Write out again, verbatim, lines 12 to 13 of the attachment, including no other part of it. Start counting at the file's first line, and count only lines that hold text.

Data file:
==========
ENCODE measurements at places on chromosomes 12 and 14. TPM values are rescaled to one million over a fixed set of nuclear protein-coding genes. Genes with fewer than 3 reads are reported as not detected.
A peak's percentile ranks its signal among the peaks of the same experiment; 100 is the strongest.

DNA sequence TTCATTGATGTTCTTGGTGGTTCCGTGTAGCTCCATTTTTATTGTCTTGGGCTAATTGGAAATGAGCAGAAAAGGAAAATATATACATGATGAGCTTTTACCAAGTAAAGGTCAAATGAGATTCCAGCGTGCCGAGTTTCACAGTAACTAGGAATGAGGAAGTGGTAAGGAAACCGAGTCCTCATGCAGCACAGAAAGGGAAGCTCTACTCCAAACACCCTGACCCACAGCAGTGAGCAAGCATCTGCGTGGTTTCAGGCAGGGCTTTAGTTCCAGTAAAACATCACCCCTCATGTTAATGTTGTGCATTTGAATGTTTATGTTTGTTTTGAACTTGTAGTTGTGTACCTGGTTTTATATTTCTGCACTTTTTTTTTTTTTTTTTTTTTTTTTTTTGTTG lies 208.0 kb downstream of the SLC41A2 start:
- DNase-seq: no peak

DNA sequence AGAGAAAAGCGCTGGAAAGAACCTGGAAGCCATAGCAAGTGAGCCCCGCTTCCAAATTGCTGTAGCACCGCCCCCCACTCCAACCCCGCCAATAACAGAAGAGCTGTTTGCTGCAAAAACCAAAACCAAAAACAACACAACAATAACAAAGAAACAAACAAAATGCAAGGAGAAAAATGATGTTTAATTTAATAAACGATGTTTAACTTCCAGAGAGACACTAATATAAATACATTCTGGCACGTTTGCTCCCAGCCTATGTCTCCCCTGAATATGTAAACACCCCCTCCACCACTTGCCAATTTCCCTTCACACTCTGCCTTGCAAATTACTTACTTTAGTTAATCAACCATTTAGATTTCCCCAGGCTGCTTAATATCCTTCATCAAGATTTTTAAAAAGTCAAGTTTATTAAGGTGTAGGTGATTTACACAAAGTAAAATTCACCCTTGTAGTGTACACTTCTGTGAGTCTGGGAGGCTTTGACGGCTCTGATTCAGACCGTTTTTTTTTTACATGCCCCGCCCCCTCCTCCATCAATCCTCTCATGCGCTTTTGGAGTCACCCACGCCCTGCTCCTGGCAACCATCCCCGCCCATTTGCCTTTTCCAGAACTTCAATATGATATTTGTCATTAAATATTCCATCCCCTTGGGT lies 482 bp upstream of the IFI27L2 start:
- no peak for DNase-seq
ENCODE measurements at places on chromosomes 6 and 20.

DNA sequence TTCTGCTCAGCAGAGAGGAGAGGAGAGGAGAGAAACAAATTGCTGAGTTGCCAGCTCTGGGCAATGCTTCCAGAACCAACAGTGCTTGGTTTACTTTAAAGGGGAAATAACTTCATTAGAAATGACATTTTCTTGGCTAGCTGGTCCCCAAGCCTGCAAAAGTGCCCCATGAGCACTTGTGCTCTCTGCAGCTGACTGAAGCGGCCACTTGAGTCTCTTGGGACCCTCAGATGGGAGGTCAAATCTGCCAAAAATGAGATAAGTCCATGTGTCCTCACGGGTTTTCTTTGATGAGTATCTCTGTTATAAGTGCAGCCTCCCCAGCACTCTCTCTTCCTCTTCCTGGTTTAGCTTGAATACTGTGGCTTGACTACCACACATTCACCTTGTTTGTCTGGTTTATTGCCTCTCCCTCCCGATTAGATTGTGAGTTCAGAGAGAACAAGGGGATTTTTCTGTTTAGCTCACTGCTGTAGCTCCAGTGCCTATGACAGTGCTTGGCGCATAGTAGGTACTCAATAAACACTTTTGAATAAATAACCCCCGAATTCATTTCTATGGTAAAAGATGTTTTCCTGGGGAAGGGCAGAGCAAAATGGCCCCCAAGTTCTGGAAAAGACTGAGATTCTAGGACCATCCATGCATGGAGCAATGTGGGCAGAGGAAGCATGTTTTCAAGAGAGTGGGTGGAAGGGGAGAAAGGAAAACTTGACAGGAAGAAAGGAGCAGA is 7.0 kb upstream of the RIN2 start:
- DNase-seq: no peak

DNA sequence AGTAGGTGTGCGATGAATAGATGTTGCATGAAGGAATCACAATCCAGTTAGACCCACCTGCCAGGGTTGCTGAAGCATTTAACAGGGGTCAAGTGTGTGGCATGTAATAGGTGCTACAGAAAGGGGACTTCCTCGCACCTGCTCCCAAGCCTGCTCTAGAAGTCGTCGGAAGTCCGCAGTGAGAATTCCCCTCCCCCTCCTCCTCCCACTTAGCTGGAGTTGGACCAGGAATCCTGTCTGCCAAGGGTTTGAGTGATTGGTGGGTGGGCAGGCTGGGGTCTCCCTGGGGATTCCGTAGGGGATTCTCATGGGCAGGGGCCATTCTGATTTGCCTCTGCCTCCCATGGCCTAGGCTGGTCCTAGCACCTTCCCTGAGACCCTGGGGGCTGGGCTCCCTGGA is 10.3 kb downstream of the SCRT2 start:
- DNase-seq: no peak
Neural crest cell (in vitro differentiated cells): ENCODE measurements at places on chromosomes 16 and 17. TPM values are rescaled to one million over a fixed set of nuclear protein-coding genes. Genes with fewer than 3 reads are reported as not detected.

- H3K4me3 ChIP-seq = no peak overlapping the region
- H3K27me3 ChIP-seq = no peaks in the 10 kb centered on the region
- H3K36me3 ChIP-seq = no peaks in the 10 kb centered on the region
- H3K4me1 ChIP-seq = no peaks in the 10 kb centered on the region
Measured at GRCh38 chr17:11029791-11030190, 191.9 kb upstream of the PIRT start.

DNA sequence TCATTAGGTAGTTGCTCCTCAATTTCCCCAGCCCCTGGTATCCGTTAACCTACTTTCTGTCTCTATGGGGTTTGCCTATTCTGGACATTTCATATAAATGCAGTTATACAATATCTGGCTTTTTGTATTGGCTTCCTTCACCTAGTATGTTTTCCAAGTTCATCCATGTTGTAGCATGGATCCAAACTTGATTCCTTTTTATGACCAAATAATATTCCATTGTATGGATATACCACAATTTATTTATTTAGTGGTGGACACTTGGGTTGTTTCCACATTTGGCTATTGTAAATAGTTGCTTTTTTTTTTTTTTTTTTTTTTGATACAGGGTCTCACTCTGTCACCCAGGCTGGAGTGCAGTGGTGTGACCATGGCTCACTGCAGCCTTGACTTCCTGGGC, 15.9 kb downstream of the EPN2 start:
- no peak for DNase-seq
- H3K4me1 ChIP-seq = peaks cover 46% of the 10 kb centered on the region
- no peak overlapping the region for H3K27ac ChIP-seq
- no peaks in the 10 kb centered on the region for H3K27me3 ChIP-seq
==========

Neural crest cell (in vitro differentiated cells): ENCODE measurements at places on chromosomes 16 and 17. TPM values are rescaled to one million over a fixed set of nuclear protein-coding genes. Genes with fewer than 3 reads are reported as not detected.

- H3K4me3 ChIP-seq = no peak overlapping the region